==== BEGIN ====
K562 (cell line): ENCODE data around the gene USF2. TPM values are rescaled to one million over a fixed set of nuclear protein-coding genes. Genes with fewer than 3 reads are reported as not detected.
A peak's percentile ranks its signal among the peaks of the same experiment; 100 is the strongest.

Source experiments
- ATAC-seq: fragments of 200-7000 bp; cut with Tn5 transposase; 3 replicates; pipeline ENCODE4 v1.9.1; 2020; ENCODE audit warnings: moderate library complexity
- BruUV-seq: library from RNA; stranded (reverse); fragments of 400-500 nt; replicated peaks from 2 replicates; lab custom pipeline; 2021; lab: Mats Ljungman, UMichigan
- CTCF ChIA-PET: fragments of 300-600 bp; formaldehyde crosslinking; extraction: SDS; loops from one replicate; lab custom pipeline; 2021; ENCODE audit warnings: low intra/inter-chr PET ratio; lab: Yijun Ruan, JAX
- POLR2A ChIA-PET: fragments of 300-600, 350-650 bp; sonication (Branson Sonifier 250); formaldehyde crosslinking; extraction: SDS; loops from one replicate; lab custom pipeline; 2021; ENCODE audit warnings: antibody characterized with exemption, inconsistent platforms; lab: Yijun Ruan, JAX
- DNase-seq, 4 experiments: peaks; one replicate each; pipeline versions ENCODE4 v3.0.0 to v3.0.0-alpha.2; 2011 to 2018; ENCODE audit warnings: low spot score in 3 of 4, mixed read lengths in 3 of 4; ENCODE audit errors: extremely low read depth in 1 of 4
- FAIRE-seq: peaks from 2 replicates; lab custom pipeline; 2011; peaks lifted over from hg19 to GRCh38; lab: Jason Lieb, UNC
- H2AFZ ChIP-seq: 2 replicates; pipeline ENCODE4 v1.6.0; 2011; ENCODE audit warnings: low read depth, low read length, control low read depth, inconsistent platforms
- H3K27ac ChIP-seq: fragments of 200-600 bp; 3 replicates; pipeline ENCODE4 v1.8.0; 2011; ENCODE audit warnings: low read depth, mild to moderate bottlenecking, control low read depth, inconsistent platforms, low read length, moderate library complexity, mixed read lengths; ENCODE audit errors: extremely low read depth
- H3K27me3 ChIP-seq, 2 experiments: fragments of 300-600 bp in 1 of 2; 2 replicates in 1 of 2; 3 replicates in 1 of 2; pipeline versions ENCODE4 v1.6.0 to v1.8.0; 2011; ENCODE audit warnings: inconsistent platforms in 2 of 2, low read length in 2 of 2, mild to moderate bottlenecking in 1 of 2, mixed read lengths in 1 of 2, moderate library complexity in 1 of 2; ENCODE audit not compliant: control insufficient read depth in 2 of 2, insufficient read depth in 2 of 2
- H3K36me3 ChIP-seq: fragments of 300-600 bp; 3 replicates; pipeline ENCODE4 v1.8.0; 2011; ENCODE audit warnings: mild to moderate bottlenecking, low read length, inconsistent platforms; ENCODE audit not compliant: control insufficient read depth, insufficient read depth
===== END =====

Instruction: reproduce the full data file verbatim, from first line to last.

K562 (cell line): ENCODE data around the gene USF2. TPM values are rescaled to one million over a fixed set of nuclear protein-coding genes. Genes with fewer than 3 reads are reported as not detected.
A peak's percentile ranks its signal among the peaks of the same experiment; 100 is the strongest.

Source experiments
- ATAC-seq: fragments of 200-7000 bp; cut with Tn5 transposase; 3 replicates; pipeline ENCODE4 v1.9.1; 2020; ENCODE audit warnings: moderate library complexity
- BruUV-seq: library from RNA; stranded (reverse); fragments of 400-500 nt; replicated peaks from 2 replicates; lab custom pipeline; 2021; lab: Mats Ljungman, UMichigan
- CTCF ChIA-PET: fragments of 300-600 bp; formaldehyde crosslinking; extraction: SDS; loops from one replicate; lab custom pipeline; 2021; ENCODE audit warnings: low intra/inter-chr PET ratio; lab: Yijun Ruan, JAX
- POLR2A ChIA-PET: fragments of 300-600, 350-650 bp; sonication (Branson Sonifier 250); formaldehyde crosslinking; extraction: SDS; loops from one replicate; lab custom pipeline; 2021; ENCODE audit warnings: antibody characterized with exemption, inconsistent platforms; lab: Yijun Ruan, JAX
- DNase-seq, 4 experiments: peaks; one replicate each; pipeline versions ENCODE4 v3.0.0 to v3.0.0-alpha.2; 2011 to 2018; ENCODE audit warnings: low spot score in 3 of 4, mixed read lengths in 3 of 4; ENCODE audit errors: extremely low read depth in 1 of 4
- FAIRE-seq: peaks from 2 replicates; lab custom pipeline; 2011; peaks lifted over from hg19 to GRCh38; lab: Jason Lieb, UNC
- H2AFZ ChIP-seq: 2 replicates; pipeline ENCODE4 v1.6.0; 2011; ENCODE audit warnings: low read depth, low read length, control low read depth, inconsistent platforms
- H3K27ac ChIP-seq: fragments of 200-600 bp; 3 replicates; pipeline ENCODE4 v1.8.0; 2011; ENCODE audit warnings: low read depth, mild to moderate bottlenecking, control low read depth, inconsistent platforms, low read length, moderate library complexity, mixed read lengths; ENCODE audit errors: extremely low read depth
- H3K27me3 ChIP-seq, 2 experiments: fragments of 300-600 bp in 1 of 2; 2 replicates in 1 of 2; 3 replicates in 1 of 2; pipeline versions ENCODE4 v1.6.0 to v1.8.0; 2011; ENCODE audit warnings: inconsistent platforms in 2 of 2, low read length in 2 of 2, mild to moderate bottlenecking in 1 of 2, mixed read lengths in 1 of 2, moderate library complexity in 1 of 2; ENCODE audit not compliant: control insufficient read depth in 2 of 2, insufficient read depth in 2 of 2
- H3K36me3 ChIP-seq: fragments of 300-600 bp; 3 replicates; pipeline ENCODE4 v1.8.0; 2011; ENCODE audit warnings: mild to moderate bottlenecking, low read length, inconsistent platforms; ENCODE audit not compliant: control insufficient read depth, insufficient read depth